Batla House Movie Review: Makes strong case (one-sided or not)
This is already saying a lot. Last time that happened? Maybe Anurag Kashyap's Black Friday? Woah, now that's a seriously tall compliment.
U/A: Drama, historical
Director: Nikkhil Advani
Cast: John Abraham, Mrunal Thakur
No seriously, is this part of an ongoing Bollywood season for issuing 'clean chit' at the movies, for famous figures? Whose own versions of truth on screen, over a contentious real-life incident or event — despite previously held assertions/evidences to the contrary — exonerate them from a misdemeanour or crime they're alleged to have committed? That hero could be a cinema superstar, or indeed India's top politician. And that in this case, it's the Delhi Police? Well.
To be fair, while news-media is fairly central to this film's plot, and there's the usual tapli or two, the press is hardly portrayed as singularly responsible for spinning a completely false narrative. One has come to expect it from a movie such as this. Politicians seem more like the villain here. Rings true.
To be fairer still, while we aren't quite looking at the same incident through multiple lenses, like the proverbial Rashomon (1950), if you may, there is at least an attempt to show the other side of the story. Even though the film takes an altogether opposite line of thought to prove otherwise.
What's the event/incident we're looking at here? Batla House, obviously. Rather the police encounter set in a ramshackle building in the Batla House area of the congested Jamia Nagar in New Delhi, in September, 2008. A couple of alleged terrorists of the local outfit Indian Mujahideen (IM) were gunned down in this morning-fire, and a couple of others injured.
The charge was that this was a 'fake encounter', with innocents brought indoors, just so Delhi Police could save face, given a bomb attack by the IM just a week before in the Capital, and a series of them across India, over the past couple of years. Were there really harmless college-kids in that kholi that day?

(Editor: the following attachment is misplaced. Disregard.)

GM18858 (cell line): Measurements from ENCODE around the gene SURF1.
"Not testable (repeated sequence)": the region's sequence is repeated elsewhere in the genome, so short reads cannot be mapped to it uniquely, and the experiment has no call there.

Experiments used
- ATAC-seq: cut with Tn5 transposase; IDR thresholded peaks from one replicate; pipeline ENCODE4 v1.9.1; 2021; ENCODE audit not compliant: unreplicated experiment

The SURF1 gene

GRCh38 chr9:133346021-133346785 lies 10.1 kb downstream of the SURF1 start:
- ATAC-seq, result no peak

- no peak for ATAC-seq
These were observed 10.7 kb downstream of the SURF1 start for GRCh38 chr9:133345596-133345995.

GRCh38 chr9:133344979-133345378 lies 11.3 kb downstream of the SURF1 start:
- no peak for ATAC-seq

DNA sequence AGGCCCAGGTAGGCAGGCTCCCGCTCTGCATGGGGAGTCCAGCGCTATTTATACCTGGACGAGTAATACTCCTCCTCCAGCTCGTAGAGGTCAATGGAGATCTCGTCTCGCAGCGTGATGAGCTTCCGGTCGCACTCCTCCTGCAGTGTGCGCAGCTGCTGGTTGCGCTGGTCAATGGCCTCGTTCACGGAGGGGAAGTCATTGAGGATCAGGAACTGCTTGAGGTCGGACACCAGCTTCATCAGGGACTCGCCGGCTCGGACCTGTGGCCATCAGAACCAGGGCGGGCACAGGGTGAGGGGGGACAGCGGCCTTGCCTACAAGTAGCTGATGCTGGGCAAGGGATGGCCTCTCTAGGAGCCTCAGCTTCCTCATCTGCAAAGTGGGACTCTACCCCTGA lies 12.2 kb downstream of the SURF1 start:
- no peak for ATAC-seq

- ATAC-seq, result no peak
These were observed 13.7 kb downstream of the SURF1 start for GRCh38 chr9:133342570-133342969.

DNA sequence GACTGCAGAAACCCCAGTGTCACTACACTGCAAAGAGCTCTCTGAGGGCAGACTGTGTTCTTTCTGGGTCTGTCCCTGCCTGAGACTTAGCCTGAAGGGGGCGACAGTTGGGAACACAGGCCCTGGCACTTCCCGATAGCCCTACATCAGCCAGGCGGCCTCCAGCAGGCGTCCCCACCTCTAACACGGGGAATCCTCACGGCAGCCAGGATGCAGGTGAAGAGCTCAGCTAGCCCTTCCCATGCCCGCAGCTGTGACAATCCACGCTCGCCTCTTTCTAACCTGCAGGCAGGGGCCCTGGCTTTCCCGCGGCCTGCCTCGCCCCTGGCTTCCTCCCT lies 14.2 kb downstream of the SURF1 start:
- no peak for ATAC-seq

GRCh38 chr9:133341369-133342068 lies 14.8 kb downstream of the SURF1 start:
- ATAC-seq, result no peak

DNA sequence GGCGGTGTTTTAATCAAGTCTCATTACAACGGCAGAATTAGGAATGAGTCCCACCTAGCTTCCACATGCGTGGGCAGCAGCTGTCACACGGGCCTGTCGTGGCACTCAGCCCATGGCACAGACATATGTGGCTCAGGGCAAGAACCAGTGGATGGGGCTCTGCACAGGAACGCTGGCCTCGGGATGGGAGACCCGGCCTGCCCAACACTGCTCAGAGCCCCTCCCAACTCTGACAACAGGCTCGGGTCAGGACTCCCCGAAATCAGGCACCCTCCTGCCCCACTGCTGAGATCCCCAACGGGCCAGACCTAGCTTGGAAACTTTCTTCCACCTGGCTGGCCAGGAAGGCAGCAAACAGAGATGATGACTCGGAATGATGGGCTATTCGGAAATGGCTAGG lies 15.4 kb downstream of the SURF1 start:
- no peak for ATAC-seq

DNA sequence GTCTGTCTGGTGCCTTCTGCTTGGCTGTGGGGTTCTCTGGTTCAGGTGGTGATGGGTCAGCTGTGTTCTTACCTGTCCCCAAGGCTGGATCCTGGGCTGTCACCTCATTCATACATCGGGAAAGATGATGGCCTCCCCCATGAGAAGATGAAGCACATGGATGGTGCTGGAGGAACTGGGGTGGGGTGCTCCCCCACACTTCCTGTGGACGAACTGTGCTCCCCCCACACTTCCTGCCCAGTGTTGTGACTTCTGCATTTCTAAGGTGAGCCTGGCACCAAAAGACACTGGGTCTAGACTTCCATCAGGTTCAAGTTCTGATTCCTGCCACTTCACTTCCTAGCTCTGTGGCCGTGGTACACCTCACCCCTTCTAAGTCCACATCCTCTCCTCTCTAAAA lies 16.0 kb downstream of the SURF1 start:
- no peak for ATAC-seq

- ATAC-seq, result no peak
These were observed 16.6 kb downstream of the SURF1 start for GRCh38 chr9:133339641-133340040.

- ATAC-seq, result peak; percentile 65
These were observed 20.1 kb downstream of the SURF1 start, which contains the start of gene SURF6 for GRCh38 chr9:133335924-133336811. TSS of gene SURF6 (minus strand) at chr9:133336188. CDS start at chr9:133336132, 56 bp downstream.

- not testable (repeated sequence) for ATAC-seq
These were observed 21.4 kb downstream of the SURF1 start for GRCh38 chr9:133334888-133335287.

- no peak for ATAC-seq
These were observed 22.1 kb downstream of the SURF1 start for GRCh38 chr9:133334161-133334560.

Don't know enough to take a stand. But here's what makes that case rather weak too: The fact that a much-decorated police inspector leading the special cell team into Batla House lost his own life in the encounter as well. Certainly doesn't sound like the handiwork of a bunch of ludo players.
Actor Ravi Kishen, with his inimitable swag, plays that slain cop, named KK Verma in the film. Actual reports mention him as Mohan Chand Sharma. John Abraham is shown to be his boss, the DCP behind the encounter — Sanjay Kumar, based on the actual Sanjeev Kumar Yadav. The film picks the incident to crack open a thoroughly dramatised thriller, that is a frantic police-procedural (to nab a terror mastermind), a departmental investigation, and a court-room drama, all at once.
Which explains a running-time dangerously close to three hours. Sure, the flow isn't as seamlessly as you may like it to be — the confident leading man transitioning into a broken-down cop, with suicidal thoughts (just for a minor instance). And the film, lacking in high points, may feel tonally flat to some.
But no doubt, it keeps you stuck to the seat nonetheless, largely for the rich visual detailing, meaty research — basically fine writing/dialogue (Ritesh Shah) — gluing it all together. Sometimes it's not what you thought while you were exiting the theatre as what you expected while entering it, which makes all the difference, over how you felt about a film.
Watch Batla House Trailer
Frankly, I went in expecting little. For one, didn't think much of the only thriller director Nikkhil Advani has helmed in the past — D-Day (2013), based on a fictitious mission to capture Dawood Ibrahim, which was all very good, until Dawood started getting dragged on his knees in the Thar desert! There's no escaping basic Bollywood tropes here either. But it's done all so smartly to never take attention away from a deeply realistic crime-drama. This is clearly Advani's best work in a long while; suspect since the animation film Delhi Safari (2012), if not his rom-com debut, Kal Ho Naa Ho (2003)!
At the centre of it all is of course Abraham, who doesn't always inspire much confidence for a film of this sort. Calm, restrained, completely undemonstrative, action super-star Abraham appears to be even channelling his inner 'Aamir Khan', if you observe him closely on occasion! Yup, quite a revelation.
That said, don't know whether DCP Yadav, on whom the protagonist is based, really entered Batla House that morning. Probably did. Here's what the film compels you to do though. Read up more and more about the case. This is already saying a lot. Last time that happened? Maybe Anurag Kashyap's Black Friday? Woah, now that's a seriously tall compliment.
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